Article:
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Parenting Help

Jul 16, 2018
120
18
So hey, I love this forum. I've learned alot in a short time. Both good and bad.

I grew up playing baseball and I have a HS senior on the cusp of playing college baseball. I thought with my daughter it would be the same. However, As I dig more and more softball is just an entirely different beast. Coaches dont want to coach, you have to go to specific instructors blah blah blah. Dont get me wrong baseball is the same way however in baseball if you're an athlete a spot will be found for you. Thats simply not been my experience as well.

As a biased "sports dad" my daughter has many attributes you simply cannot teach. The game is slow to her. Even at 11 she has shared the field with 16 year olds and has held her own. I dont say that to brag (well maybe a little bit) but at the same time Im just trying to relay the type of girl she is.

Here's her problem - One minute shes talking about winning championships at Oklahoma then 2 seconds later she talks about how she is quitting because she doesnt like it. Personally I always worry about myself putting too much pressure on my children. I fully believe that us parents are the reason why many kids quit sports. So recently I've taken a complete 180 and simply backed off. We were playing for a team that was a couple of hours away who was more than willing to work with her cheerleading schedule (yes I know thats demanding but more on that later) and would allow her to play pretty good competition at the A level. Due to the flip flopping I have notified the coach that I am pulling her however, after talking with her yesterday she told me she wants to go with them this weekend and play in the tournament.

My daughter has a future in this game if she wants it. However there seems to be an issue which is causing her uncertainty. and i cant quite put my finger on it. I have gone as far as to advise her to take the fall off and think about the spring and as I said before I've told the coach of the team that with her uncertainty right now that we would pull her. Just FYI - local teams are definitely out of the question since they refuse to work with her on her cheerleading schedule which I already know is definitely tough. (Yes I know she has to make a decision but shes only 11 she has time)

I am asking for advice but im not looking for the "just do what she wants" because no duh.

Have you faced this situation before? Tell me your story!
 
Jul 16, 2013
3,946
113
Pennsylvania
When DD was very young, 6 through 10, she played soccer, softball, and basketball. If you asked her which sport she enjoyed the most, her answer would vary based on the time of year. She enjoyed all of them to varying degrees, and would also get tired of them at times as well. The constant change from sport to sport seemed to help her stay focused. At 11 she was asked to play in a fall softball league. At that time she needed to make a decision between softball and soccer. If she chose to play in this fall league, she was going to have to give up soccer. That is the choice she made, and she has never regretted it (at least she has never said that she has). Then she was down to two sports. Again, same thing. By late summer early fall, she would tell people how much she hated softball and was so ready for basketball to start. She would engulf herself in that sport until February or so. Then she would be telling people how much she hated basketball and couldn't wait for softball to start. This continued for a few years. As a freshman in high school, she played and lettered in both sports. But when it was time to start softball, she realized she wasn't where she wanted to be in regards to pitching. Since high school basketball was 6 nights per week, she could only practice pitching and hitting once a week. And since they made district playoffs, she missed most of the winter practices for softball. At that point she decided to give up basketball and focus specifically on softball. Now she is a freshman in college and playing for her college team. Just a few days ago we were talking about the sport. She loves the team, loves her coaches, but is ready for a break. Between winter high school practice, high school season, travel ball, and preparation for college tryouts, she has been in softball mode for 10 months straight, with very little time off. Once the fall practice schedule is over, she will take 4 to 6 weeks off from softball activities, and she will be ready to go.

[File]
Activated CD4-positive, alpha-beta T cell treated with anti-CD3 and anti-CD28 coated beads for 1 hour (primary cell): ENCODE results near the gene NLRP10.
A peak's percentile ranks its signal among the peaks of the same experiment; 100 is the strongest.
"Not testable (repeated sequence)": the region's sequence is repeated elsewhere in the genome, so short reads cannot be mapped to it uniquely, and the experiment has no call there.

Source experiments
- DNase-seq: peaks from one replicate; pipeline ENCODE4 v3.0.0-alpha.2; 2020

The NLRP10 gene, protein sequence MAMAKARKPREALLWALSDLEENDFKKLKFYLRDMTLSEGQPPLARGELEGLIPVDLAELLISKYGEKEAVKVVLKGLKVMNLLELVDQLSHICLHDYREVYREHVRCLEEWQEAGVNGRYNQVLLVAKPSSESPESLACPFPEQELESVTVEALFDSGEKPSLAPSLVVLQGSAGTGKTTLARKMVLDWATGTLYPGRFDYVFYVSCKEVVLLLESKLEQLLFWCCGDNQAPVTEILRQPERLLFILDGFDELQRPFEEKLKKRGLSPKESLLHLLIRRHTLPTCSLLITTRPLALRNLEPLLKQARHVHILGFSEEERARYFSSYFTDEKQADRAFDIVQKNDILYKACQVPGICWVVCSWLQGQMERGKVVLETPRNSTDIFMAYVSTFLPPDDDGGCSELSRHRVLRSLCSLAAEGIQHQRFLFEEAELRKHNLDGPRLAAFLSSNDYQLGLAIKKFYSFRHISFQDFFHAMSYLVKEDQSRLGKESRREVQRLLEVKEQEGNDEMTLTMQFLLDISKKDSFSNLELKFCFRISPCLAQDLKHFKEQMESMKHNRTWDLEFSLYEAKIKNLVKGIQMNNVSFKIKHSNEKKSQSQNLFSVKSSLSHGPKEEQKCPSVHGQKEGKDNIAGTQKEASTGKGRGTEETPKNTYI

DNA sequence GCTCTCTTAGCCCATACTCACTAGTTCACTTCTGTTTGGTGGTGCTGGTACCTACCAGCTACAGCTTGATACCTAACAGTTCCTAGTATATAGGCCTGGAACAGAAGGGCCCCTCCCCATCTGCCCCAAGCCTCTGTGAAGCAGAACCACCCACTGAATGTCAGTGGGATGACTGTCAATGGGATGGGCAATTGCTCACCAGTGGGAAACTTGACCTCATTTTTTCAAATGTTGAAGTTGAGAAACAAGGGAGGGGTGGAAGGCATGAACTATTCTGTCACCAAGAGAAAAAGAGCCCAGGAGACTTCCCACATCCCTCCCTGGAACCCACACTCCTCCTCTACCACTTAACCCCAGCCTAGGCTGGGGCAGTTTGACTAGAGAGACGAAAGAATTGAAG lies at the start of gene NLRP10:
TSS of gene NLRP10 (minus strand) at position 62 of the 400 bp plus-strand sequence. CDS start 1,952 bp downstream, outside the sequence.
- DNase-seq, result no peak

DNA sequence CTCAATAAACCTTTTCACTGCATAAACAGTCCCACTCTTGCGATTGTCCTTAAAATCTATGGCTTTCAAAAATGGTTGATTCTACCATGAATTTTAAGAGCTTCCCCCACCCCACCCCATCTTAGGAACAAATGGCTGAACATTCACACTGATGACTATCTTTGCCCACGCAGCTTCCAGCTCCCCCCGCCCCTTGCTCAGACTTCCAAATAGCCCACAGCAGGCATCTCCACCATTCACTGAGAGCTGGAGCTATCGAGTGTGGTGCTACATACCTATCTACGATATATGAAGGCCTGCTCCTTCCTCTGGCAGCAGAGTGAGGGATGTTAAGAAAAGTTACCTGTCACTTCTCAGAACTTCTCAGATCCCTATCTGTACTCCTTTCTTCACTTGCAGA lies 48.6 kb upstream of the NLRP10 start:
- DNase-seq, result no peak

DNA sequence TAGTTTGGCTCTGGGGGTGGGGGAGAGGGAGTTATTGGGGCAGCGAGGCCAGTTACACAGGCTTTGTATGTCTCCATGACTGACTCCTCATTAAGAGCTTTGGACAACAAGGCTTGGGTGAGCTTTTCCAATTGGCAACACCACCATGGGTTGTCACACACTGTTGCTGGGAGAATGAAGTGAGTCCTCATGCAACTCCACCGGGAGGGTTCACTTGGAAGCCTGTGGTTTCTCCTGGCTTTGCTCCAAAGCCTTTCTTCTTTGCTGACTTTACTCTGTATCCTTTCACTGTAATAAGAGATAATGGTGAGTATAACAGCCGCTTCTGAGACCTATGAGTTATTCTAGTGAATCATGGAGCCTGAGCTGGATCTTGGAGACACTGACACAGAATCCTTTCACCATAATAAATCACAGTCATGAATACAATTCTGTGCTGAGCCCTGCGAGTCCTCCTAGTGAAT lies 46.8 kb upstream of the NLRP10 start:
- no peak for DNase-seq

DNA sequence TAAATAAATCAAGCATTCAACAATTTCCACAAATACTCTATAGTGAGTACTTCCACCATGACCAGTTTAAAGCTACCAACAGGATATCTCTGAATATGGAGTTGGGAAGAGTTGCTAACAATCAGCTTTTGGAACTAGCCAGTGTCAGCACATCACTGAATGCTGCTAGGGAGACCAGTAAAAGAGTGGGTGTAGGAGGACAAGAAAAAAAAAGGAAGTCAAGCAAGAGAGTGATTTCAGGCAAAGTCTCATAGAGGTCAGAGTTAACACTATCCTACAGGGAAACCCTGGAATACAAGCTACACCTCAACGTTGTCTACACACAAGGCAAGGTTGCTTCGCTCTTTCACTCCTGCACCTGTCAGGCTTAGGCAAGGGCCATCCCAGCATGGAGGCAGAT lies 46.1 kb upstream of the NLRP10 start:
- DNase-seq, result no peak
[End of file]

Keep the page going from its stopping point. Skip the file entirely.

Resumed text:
Maybe not the same situation as your daughter, but hopefully there is some relevance. At her current age, I doubt she really knows what she wants to do. Try to support her and help her until she determines her direction. Then don't look back. Whatever her final decision is, help her make the most of it with no regrets.

FYI> I seriously doubt DD had any future at all in soccer. She never really cared for the sport and her only real talent was she could kick the ball harder and farther than most of the other girls. However, she may have had a chance to play basketball for a low level college program. I say low level because she is only 5'6". But as an 8th grader, she would routinely out shoot high school seniors in the area. Especially from 3 point range. Not sure how or why, but she just had a knack for shooting the ball. I could see her coming off the bench and nailing a few 3's.
 
Jan 28, 2017
1,025
63
Girls are different. One of my best friends DD hits left handed and can fly. Unbelievable SS and has never played TB. I was talking to her last week and told her she would get a scholarship easy if she played TB. She is a great kid and said I'll have an academic scholarship also. Her dad played MLB and just shook his head and laughed. His son works like crazy and can't hit to save his life and can't run out of sight.
 
Jul 16, 2018
120
18